By Dan Gray (University of Nottingham placement student)

Over the course of my placement with the Roman Inscriptions of Britain in Schools project I have been fascinated by the objects and texts we worked with extensively, for instance the tombstones of Insus and Regina and the ‘Vilbia’ curse tablet.  However, there were two inscriptions that intrigued me the most, namely, Vindolanda Tablet no. 185 and the Bloomberg Tablet no. 45. In the case of the Bloomberg tablet, found in the City of London, this showcases Roman life in Britain after conflict, namely Boudica’s revolt. Though it is not complete, it tells us about a trade deal involving provisions of food being transported from Verulamium (St Albans) to Londinium (London) in AD 62 (specifically: in the consulship of Publius Marius Celsus and Lucius Afinius Gallus, on the 12th day before the Kalends of November, i.e. 21 October AD 62).

In the consulship of Publius Marius Celsus and Lucius Afinius Gallus, on the 12th day before the Kalends of November (21 October AD 62). I, Marcus Rennius Venustus, (have written and say that) I have contracted with Gaius Valerius Proculus that he bring from Verulamium by the Ides of November (13 November) 20 loads of provisions at a transport-charge of one-quarter denarius for each, on condition that … one as … to London; but if … the whole …’

Boudica’s revolt was quelled with Boudica’s death in only AD 61 therefore it seems significant that traders thought it was safe enough to transport a big cargo of provisions so soon after widespread revolt. This could show how quickly everyday life for an average trader in a frontier province might resume after conflict. Perhaps Britannia was not as destroyed as badly as we sometimes imagine or perhaps the inhabitants were used to recovering quickly from conflicts?

                         Bloomberg Tablet No. 45 ‘ Stylus Tablet’ © MOLA

Vindolanda Tablet no. 185, from the Roman fort just south of Hadrian’s Wall, is somewhat similar to the Bloomberg Tablet, and although in this case we do not have a precise date in the text itself, the object can be dated to AD 92-97. The text is laid out in a format like a ledger of goods payments (for barley, wagon axles, wine, fodder, salt, vests etc.).

For lees of wine (?), denarii ½
July (8-13), at Isurium (?)
for lees of wine (?), denarii ¼
July (9-14), …
for lees of wine (?), denarii ¼
July (10-14), …
(lines 17-29) … 8 ..
for lees of wine (?), denarii ¼,
of barley, modius 1, denarii ½, as 1
two, for a carriage, denarii 3½
salt and fodder (?) …, denarius 1
at Isurium, for lees of wine (?), denarii ¼
at Cataractonium, for accommodation (?), denarii ½
for lees of wine (?), denarii ¼
at Vinovia, for vests (?), denarii ¼
of wheat, …
total, denarii 78¾
grand total, denarii 94¾.

What is usual about this account is that it mentions a series of place names: Isurium (Aldborough), Cataractonium (Catterick) and Vinovia (Binchester). The editors of the text wondered whether it was an account of expenditure incurred on a journey. The order in which Isurium, Cataractonium and Vinovia occur is the order in which they would be reached by a traveller coming from York to Vindolanda via Corbridge. This again reminds us that both people and these kinds of goods would be travelling constantly across the country. Who the travel was undertaken by in this text not clear, but the text gives us an insight into normal life and provisioning: the army, but also the local population, would need food and to fix their vehicles. This shines a light on the everyday life of the people living in Roman Britain, rather than the focus being on the battles that we tend to see in the Roman historical texts for the province. There would have been so many people involved across the province, and beyond, to keep the military garrison well provisioned with such a range of food and other goods. They especially liked the orangey-red pottery we call samian ware.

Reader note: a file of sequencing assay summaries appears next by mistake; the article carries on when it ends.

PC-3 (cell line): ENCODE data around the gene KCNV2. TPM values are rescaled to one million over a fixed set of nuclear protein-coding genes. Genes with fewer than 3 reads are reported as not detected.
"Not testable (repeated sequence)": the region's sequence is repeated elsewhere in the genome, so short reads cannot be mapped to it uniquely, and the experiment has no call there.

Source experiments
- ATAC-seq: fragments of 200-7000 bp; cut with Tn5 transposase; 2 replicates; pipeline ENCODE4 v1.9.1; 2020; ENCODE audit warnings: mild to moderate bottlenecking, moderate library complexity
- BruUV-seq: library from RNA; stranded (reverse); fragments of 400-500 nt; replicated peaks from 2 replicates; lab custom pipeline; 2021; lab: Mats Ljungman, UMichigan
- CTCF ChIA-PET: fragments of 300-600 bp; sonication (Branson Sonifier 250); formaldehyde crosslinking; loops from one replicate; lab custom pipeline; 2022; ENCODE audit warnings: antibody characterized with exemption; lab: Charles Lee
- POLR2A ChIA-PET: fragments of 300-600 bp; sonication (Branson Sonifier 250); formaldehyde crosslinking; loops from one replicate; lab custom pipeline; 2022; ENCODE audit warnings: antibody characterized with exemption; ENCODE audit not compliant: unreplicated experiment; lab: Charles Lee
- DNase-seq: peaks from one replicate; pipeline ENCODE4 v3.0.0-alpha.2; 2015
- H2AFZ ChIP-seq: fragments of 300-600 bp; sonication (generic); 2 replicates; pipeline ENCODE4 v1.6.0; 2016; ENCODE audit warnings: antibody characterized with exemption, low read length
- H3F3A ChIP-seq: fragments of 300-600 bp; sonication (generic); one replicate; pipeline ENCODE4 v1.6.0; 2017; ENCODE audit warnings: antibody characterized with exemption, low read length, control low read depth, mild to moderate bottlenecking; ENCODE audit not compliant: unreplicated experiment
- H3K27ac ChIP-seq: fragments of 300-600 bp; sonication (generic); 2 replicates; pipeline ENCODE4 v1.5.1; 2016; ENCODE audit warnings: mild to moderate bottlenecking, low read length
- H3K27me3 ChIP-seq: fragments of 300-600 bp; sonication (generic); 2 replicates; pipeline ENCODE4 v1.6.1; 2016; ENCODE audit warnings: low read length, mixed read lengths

Vindolanda Tablet No 185, ink on wood © The Trustees of the British Museum

Another interesting point to consider is the mode of transport and the time it would have taken to move goods like this around. I would have thought with big quantities of goods that the transportation would have been quite slow. For instance, with the Bloomberg Tablet we know that they are heading from Verulamium to Londinium which according to the Orbis stanford site, ORBIS: The Stanford Geospatial Network Model of the Roman World, is about 35 kilometres and for which the transport of the twenty provisions suggested would take approximately 2.9 days in the Autumn using an ox-cart. With regards to the Vindolanda tablet, the journey between Vindolanda and York would have taken perhaps as many as 15 or so days. (You can choose various major Roman places on the ORBIS website and select mode of travel, time of year etc. I had to find the nearest big place and extrapolate to Vindolanda…) And en route, over long distances and at a slow pace, the traders would have been vunlerable, so might at some times an din some areas have needed military protection.

The objects we have focused on for the RIB in Schools project have been interesting in how they make us think outside the traditional militaristic narratives and focus instead on the range of different experiences and voices within the Roman Empire. For instance, the two tablets discussed here provide an insight into the life of traders and how they go about making their living through trading with the civilian and military populations.